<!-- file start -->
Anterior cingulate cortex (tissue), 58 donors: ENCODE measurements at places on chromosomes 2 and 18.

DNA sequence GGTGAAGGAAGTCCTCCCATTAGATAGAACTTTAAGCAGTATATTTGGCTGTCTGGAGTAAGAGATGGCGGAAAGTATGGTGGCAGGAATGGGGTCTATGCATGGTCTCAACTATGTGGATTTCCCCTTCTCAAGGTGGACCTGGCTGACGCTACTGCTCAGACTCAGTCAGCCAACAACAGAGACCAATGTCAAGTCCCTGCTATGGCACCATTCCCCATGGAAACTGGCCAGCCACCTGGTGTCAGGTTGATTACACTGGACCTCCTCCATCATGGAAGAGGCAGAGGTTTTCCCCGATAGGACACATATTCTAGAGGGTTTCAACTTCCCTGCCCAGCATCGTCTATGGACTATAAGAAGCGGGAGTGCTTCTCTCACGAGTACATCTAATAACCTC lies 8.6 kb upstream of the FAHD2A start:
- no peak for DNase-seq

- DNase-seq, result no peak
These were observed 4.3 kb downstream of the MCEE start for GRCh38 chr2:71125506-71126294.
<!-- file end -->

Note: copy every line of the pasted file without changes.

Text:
Anterior cingulate cortex (tissue), 58 donors: ENCODE measurements at places on chromosomes 2 and 18.

DNA sequence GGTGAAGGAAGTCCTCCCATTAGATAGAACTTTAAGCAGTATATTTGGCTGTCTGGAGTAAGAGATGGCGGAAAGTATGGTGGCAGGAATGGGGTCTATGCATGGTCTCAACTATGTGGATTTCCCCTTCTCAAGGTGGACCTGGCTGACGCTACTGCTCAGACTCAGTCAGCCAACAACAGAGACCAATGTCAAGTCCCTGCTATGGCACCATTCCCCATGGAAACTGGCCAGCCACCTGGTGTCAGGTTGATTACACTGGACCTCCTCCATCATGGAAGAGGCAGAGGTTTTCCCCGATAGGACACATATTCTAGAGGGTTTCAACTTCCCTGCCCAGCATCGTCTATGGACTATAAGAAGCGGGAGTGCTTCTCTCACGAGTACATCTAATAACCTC lies 8.6 kb upstream of the FAHD2A start:
- no peak for DNase-seq

- DNase-seq, result no peak
These were observed 4.3 kb downstream of the MCEE start for GRCh38 chr2:71125506-71126294.